Facebook announces Home, a new interface that highlights Facebook on Android phones

Brandon Bailey

Menlo Park, California — Facebook announced a new mobile application for Android phones that promises to “put people ahead of apps,” by showing photos and friends’ updates as the central feature of a smartphone’s homescreen.

The app, called Facebook Home, will arrive preinstalled on a new smartphone made by HTC, but it will also be available for other Android phones through the Google Play app store on April 12.

Facebook CEO Mark Zuckerberg promised a crowd of reporters and analysts that the software will “turn your Android phone into a great, simple social device.”

The new software also integrates text messaging and Facebook’s own messaging service in a feature called “Chat Heads” — which displays a small photo of the person sending a message — and lets users chat with friends without interrupting other functions or apps on the device.

While phones and computers have traditionally been designed around programs and apps, Zuckerberg said, the new software is “designed around people first.”

The new HTC phone, called First, will be sold through AT&T for $99 with a two-year contract, starting April 12. Zuckerberg said the app will be available for downloading onto a limited number of other Android phones in coming weeks, and the company hopes to release a tablet version in the next several months.

By making it easier for smartphone users to access Facebook’s services, the company is clearly hoping to deliver more mobile advertising to those users. “The deeper that Facebook can get its users engaged, ultimately the more ad revenue they can get,” said Clark Fredricksen, a vice president at the research firm eMarketer.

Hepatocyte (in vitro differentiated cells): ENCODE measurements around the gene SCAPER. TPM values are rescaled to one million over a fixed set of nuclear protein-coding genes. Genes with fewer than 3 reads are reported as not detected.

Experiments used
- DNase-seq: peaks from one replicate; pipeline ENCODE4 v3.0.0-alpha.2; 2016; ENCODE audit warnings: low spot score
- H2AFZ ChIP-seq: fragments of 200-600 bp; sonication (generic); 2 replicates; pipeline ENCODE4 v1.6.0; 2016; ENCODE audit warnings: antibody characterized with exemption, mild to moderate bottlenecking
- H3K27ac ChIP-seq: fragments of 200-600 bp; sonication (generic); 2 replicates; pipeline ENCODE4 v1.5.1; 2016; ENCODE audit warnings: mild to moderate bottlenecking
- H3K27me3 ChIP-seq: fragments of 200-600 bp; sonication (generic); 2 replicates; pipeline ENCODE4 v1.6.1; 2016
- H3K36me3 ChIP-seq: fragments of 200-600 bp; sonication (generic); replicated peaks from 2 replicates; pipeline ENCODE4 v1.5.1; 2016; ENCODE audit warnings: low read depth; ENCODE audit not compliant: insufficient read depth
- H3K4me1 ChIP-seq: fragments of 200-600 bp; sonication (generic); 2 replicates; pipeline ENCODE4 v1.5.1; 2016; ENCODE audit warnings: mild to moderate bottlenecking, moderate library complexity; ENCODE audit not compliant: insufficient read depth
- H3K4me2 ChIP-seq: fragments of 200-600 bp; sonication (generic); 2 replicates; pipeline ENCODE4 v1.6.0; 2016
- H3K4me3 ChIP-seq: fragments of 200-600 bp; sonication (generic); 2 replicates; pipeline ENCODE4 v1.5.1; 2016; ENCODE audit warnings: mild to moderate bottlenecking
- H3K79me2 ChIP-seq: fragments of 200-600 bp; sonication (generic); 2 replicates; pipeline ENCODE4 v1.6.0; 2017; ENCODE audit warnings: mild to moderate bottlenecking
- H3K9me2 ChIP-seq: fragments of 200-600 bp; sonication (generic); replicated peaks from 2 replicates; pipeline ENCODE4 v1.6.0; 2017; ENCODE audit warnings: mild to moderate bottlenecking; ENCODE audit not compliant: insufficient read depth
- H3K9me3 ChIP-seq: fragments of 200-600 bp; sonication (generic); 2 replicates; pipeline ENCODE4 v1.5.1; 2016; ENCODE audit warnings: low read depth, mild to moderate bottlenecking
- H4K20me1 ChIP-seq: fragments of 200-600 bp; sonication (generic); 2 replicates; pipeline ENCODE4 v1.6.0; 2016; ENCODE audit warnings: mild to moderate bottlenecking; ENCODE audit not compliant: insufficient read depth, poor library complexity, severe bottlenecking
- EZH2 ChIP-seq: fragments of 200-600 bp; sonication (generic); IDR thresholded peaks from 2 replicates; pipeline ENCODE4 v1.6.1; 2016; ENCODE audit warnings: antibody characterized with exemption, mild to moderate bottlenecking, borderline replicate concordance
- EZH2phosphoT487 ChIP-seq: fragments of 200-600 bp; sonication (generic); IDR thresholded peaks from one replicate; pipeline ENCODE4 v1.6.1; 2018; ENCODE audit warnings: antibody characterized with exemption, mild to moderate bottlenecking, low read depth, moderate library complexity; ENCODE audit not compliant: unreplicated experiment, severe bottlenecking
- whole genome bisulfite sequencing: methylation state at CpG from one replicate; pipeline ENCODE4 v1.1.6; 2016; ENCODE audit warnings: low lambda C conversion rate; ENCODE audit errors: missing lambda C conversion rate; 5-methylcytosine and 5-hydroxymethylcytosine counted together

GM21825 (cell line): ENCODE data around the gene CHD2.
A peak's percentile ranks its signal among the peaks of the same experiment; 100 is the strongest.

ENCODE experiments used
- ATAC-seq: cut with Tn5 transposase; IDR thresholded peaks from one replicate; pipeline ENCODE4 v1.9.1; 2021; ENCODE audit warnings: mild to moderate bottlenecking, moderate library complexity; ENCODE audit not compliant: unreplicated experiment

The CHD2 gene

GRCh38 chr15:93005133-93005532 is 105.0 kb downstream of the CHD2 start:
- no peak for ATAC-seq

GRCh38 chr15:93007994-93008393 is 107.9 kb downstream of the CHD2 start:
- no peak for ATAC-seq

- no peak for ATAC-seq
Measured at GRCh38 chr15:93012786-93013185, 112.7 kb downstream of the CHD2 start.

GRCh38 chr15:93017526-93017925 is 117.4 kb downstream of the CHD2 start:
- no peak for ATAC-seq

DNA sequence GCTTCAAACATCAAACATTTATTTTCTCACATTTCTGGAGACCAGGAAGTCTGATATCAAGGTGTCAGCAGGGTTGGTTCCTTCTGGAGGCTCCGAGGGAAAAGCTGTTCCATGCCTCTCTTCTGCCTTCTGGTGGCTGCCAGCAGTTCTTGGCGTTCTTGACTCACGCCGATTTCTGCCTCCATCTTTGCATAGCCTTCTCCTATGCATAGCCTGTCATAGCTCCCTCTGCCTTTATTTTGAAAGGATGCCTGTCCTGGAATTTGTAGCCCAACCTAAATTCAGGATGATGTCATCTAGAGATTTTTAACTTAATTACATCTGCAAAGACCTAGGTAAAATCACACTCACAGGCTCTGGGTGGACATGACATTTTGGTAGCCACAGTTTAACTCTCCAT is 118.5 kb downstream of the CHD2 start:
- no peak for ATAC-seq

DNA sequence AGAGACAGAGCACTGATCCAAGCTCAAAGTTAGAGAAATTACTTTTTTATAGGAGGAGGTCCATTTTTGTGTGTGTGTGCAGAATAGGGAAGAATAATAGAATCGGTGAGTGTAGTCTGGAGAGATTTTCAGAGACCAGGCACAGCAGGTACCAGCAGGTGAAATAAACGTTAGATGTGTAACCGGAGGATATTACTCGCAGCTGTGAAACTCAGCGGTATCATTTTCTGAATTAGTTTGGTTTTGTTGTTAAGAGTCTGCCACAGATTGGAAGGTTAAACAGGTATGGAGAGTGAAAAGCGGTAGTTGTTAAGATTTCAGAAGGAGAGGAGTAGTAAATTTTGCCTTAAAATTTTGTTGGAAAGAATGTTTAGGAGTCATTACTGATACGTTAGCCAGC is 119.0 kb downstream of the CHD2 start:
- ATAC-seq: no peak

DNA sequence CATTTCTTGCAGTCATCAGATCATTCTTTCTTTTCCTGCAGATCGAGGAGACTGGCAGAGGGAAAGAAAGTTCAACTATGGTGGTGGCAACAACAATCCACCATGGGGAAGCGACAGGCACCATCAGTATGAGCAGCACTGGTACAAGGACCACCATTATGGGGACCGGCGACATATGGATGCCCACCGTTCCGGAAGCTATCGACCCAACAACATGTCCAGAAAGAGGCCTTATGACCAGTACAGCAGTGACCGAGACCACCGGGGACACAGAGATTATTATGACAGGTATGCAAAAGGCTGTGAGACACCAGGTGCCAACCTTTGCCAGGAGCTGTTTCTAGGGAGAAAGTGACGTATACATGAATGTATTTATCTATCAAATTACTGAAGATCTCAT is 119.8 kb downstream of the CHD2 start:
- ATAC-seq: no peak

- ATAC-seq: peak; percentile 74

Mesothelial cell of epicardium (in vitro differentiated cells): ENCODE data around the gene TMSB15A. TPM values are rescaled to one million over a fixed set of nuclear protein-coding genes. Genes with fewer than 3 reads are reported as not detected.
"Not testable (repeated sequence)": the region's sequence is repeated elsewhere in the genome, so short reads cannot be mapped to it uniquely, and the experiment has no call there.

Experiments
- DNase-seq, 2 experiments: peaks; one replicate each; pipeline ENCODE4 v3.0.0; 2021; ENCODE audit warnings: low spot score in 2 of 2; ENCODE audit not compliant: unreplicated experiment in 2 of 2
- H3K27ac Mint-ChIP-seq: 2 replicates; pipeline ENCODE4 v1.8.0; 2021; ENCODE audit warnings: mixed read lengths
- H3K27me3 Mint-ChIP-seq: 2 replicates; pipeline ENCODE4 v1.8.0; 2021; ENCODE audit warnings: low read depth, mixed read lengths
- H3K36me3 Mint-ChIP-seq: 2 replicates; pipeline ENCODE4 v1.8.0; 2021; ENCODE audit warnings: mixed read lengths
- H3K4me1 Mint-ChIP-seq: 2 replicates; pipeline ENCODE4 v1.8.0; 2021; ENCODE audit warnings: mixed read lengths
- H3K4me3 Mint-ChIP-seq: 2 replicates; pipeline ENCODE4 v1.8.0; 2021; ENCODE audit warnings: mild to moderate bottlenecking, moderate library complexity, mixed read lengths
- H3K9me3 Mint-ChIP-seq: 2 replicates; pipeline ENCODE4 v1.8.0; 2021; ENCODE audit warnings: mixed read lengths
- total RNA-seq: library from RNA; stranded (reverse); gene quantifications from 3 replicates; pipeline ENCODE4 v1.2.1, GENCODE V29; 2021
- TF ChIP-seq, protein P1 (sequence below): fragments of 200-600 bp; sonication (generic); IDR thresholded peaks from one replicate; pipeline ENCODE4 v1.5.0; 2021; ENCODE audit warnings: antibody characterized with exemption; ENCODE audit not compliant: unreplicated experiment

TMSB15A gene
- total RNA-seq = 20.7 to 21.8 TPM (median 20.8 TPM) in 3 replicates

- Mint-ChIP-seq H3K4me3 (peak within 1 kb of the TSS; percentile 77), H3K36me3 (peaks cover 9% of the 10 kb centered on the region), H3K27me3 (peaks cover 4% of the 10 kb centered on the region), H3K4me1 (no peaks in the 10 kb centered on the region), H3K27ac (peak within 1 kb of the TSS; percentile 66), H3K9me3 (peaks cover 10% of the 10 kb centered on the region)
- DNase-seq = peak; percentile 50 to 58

To start, the new Home software won’t show any advertising, Zuckerberg said. But when asked if ads may eventually appear in “cover feed,” the new feature that displays large photos and updates on the phone’s home screen, Zuckerberg answered succinctly: “Yup.”

Analysts said the new features are visually attractive and will likely appeal to many Facebook users. But since the software puts so much emphasis on photos and other content from friends on Facebook, it may turn off some people.

“There are some very passionate Facebook users. I think they’ll love this,” said Gartner tech analyst Brian Blau.

But for other people, added mobile tech expert Chris Jones of the Canalys research firm, “there are different levels of willingess to expose themselves to a particular app. Some people like to keep their home screens fairly plain. Some people want to see their own photos, not other peoples’ photos.”

Jones added, “I think a lot of people may be really reluctant to dive into this straightaway.”

Facebook has been working hard to expand its mobile services and its mobile ad business over the past year, after it was criticized last spring for making virtually no money off the growing number of users who access the social network on smartphones and tablets.

The company reported more than $300 million in mobile ad sales last quarter. Its share of the U.S. mobile advertising market grew from zero to nearly 10 percent in 2012, according to eMarketer, which estimates Facebook will garner 13 percent of the $7.3 billion spent on mobile ads in the United States this year.

That makes Facebook an increasing threat to its Internet rival and Android owner, Google, which still dominates the market because it shows more mobile ads when people use Google’s search engine and other services on both Android and Apple phones.

Facebook users are clearly mobile: More than half its 1 billion active members check the social network regularly on their smartphones or tablets. And at the end of last year, researchers at comScore estimated Facebook outpaced Google Maps as the most frequently used smartphone app in the United States.

But experts say the business of selling smartphones may be difficult to crack. HTC had little success with earlier phones that came with a Facebook “button” preinstalled, IDC analyst Will Stofega noted.

Zuckerberg has previously insisted he doesn’t want Facebook to build its own phone, since he wants the social network to be available on a variety of phones and operating systems. Facebook has also worked with Apple to make its services easier to use on new iPhones.

Brandon Bailey San Jose Mercury News

Contact Brandon Bailey at 408-920-5022; follow him at Twitter.com/brandonbailey